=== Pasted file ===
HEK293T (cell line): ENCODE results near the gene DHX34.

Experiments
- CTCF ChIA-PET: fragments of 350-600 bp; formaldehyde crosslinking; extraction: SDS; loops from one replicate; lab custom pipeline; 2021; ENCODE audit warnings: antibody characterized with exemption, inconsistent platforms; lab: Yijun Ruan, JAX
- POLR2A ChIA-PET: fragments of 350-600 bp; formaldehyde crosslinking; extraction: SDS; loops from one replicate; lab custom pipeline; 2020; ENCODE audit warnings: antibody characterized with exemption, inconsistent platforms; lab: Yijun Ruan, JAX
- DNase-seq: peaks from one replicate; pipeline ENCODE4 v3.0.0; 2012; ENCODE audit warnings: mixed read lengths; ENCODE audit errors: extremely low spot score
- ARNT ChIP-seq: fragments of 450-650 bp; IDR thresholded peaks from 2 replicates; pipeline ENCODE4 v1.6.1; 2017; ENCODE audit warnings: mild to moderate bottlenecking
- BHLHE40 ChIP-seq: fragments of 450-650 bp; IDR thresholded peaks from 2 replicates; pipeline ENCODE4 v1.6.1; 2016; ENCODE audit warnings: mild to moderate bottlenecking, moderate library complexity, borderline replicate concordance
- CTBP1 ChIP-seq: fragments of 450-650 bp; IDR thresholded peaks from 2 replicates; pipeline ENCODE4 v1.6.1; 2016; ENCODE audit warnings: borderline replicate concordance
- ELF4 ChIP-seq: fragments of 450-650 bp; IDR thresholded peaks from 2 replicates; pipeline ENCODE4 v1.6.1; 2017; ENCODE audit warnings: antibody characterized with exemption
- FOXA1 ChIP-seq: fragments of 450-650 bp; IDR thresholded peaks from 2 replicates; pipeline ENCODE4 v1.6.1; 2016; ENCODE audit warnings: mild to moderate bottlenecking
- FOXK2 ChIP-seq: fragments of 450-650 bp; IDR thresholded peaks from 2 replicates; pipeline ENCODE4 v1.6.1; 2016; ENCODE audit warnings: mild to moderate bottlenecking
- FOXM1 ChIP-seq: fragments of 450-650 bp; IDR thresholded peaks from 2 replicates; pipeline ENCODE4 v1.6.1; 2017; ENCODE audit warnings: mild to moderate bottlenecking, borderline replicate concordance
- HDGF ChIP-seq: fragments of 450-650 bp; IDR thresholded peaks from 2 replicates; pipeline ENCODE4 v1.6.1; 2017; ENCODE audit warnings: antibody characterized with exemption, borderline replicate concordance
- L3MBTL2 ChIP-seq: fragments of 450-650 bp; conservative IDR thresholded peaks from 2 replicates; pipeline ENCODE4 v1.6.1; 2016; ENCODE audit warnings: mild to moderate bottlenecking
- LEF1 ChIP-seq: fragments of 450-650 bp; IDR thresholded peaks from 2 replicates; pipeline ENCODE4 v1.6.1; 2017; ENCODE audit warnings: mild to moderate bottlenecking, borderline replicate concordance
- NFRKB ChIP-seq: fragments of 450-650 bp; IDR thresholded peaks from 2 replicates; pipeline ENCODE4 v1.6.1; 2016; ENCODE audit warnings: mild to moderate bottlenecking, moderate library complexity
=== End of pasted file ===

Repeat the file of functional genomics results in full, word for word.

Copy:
HEK293T (cell line): ENCODE results near the gene DHX34.

Experiments
- CTCF ChIA-PET: fragments of 350-600 bp; formaldehyde crosslinking; extraction: SDS; loops from one replicate; lab custom pipeline; 2021; ENCODE audit warnings: antibody characterized with exemption, inconsistent platforms; lab: Yijun Ruan, JAX
- POLR2A ChIA-PET: fragments of 350-600 bp; formaldehyde crosslinking; extraction: SDS; loops from one replicate; lab custom pipeline; 2020; ENCODE audit warnings: antibody characterized with exemption, inconsistent platforms; lab: Yijun Ruan, JAX
- DNase-seq: peaks from one replicate; pipeline ENCODE4 v3.0.0; 2012; ENCODE audit warnings: mixed read lengths; ENCODE audit errors: extremely low spot score
- ARNT ChIP-seq: fragments of 450-650 bp; IDR thresholded peaks from 2 replicates; pipeline ENCODE4 v1.6.1; 2017; ENCODE audit warnings: mild to moderate bottlenecking
- BHLHE40 ChIP-seq: fragments of 450-650 bp; IDR thresholded peaks from 2 replicates; pipeline ENCODE4 v1.6.1; 2016; ENCODE audit warnings: mild to moderate bottlenecking, moderate library complexity, borderline replicate concordance
- CTBP1 ChIP-seq: fragments of 450-650 bp; IDR thresholded peaks from 2 replicates; pipeline ENCODE4 v1.6.1; 2016; ENCODE audit warnings: borderline replicate concordance
- ELF4 ChIP-seq: fragments of 450-650 bp; IDR thresholded peaks from 2 replicates; pipeline ENCODE4 v1.6.1; 2017; ENCODE audit warnings: antibody characterized with exemption
- FOXA1 ChIP-seq: fragments of 450-650 bp; IDR thresholded peaks from 2 replicates; pipeline ENCODE4 v1.6.1; 2016; ENCODE audit warnings: mild to moderate bottlenecking
- FOXK2 ChIP-seq: fragments of 450-650 bp; IDR thresholded peaks from 2 replicates; pipeline ENCODE4 v1.6.1; 2016; ENCODE audit warnings: mild to moderate bottlenecking
- FOXM1 ChIP-seq: fragments of 450-650 bp; IDR thresholded peaks from 2 replicates; pipeline ENCODE4 v1.6.1; 2017; ENCODE audit warnings: mild to moderate bottlenecking, borderline replicate concordance
- HDGF ChIP-seq: fragments of 450-650 bp; IDR thresholded peaks from 2 replicates; pipeline ENCODE4 v1.6.1; 2017; ENCODE audit warnings: antibody characterized with exemption, borderline replicate concordance
- L3MBTL2 ChIP-seq: fragments of 450-650 bp; conservative IDR thresholded peaks from 2 replicates; pipeline ENCODE4 v1.6.1; 2016; ENCODE audit warnings: mild to moderate bottlenecking
- LEF1 ChIP-seq: fragments of 450-650 bp; IDR thresholded peaks from 2 replicates; pipeline ENCODE4 v1.6.1; 2017; ENCODE audit warnings: mild to moderate bottlenecking, borderline replicate concordance
- NFRKB ChIP-seq: fragments of 450-650 bp; IDR thresholded peaks from 2 replicates; pipeline ENCODE4 v1.6.1; 2016; ENCODE audit warnings: mild to moderate bottlenecking, moderate library complexity